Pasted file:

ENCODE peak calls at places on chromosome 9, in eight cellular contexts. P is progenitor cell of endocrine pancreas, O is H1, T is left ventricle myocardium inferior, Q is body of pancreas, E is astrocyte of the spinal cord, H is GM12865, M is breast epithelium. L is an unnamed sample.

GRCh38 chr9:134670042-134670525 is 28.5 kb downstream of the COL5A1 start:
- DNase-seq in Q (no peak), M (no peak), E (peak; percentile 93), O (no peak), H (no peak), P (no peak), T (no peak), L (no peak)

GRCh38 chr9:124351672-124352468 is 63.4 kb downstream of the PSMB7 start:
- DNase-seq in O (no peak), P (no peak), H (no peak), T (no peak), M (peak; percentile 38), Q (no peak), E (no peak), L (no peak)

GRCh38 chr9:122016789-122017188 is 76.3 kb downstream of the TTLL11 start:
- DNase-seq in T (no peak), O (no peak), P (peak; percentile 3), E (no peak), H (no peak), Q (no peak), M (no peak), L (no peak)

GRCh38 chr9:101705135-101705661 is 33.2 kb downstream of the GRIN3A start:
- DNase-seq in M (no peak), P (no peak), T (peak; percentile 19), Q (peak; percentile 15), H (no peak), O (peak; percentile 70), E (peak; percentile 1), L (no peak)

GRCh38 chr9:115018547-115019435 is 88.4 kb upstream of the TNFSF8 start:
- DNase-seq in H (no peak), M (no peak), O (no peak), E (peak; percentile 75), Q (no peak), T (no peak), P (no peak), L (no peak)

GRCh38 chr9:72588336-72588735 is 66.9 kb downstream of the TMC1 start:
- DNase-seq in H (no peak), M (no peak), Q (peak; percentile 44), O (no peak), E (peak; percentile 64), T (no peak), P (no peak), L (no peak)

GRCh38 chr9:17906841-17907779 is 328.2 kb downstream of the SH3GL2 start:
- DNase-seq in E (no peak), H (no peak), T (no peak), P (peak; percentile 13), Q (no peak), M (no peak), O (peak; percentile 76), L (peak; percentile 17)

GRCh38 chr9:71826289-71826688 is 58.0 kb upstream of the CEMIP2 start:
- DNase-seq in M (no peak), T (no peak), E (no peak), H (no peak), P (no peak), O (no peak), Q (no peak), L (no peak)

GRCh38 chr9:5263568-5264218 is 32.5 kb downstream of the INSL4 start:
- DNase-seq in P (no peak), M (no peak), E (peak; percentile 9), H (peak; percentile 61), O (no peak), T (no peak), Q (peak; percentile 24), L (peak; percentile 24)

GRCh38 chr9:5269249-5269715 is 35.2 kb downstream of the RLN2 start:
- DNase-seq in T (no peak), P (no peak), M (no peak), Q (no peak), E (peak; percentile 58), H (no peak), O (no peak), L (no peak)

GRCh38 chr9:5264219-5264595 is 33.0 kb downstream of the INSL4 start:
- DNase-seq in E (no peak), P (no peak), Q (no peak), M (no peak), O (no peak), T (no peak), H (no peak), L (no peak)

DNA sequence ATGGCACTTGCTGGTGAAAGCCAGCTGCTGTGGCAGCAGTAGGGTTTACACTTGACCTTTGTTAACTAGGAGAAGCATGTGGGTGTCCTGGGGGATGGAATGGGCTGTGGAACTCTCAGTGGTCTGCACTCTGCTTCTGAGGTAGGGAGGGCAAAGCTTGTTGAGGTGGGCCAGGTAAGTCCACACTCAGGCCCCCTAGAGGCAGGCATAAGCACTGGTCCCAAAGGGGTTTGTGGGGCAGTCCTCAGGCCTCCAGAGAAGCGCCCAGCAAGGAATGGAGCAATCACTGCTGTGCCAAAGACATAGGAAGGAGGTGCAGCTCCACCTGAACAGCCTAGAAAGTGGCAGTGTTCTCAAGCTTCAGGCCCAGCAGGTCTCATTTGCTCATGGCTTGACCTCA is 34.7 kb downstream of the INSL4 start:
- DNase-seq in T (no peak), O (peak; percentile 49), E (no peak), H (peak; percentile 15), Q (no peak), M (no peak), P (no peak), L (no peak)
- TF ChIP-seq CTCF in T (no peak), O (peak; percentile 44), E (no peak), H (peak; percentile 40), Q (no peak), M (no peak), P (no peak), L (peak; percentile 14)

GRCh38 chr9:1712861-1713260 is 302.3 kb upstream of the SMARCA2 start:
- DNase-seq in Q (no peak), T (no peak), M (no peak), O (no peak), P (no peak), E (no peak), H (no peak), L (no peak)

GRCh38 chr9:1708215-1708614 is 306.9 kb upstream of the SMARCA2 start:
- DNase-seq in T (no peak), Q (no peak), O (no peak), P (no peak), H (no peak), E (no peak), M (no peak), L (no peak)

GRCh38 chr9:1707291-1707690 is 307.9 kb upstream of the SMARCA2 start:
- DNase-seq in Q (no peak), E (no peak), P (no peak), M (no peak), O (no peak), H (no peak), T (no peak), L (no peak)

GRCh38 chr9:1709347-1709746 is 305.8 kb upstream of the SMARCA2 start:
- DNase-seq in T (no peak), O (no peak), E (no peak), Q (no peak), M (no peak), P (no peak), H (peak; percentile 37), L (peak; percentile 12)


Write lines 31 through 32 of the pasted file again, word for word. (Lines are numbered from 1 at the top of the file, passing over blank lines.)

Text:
GRCh38 chr9:1707291-1707690 is 307.9 kb upstream of the SMARCA2 start:
- DNase-seq in Q (no peak), E (no peak), P (no peak), M (no peak), O (no peak), H (no peak), T (no peak), L (no peak)